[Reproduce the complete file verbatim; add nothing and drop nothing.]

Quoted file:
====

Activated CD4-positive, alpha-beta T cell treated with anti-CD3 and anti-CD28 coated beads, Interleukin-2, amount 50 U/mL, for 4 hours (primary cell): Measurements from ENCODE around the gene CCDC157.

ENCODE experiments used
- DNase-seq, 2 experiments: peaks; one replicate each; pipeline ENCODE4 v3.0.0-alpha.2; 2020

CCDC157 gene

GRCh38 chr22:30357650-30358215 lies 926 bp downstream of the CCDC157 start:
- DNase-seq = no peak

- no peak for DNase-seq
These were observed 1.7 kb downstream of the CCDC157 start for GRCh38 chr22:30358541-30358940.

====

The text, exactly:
Activated CD4-positive, alpha-beta T cell treated with anti-CD3 and anti-CD28 coated beads, Interleukin-2, amount 50 U/mL, for 4 hours (primary cell): Measurements from ENCODE around the gene CCDC157.

ENCODE experiments used
- DNase-seq, 2 experiments: peaks; one replicate each; pipeline ENCODE4 v3.0.0-alpha.2; 2020

CCDC157 gene

GRCh38 chr22:30357650-30358215 lies 926 bp downstream of the CCDC157 start:
- DNase-seq = no peak

- no peak for DNase-seq
These were observed 1.7 kb downstream of the CCDC157 start for GRCh38 chr22:30358541-30358940.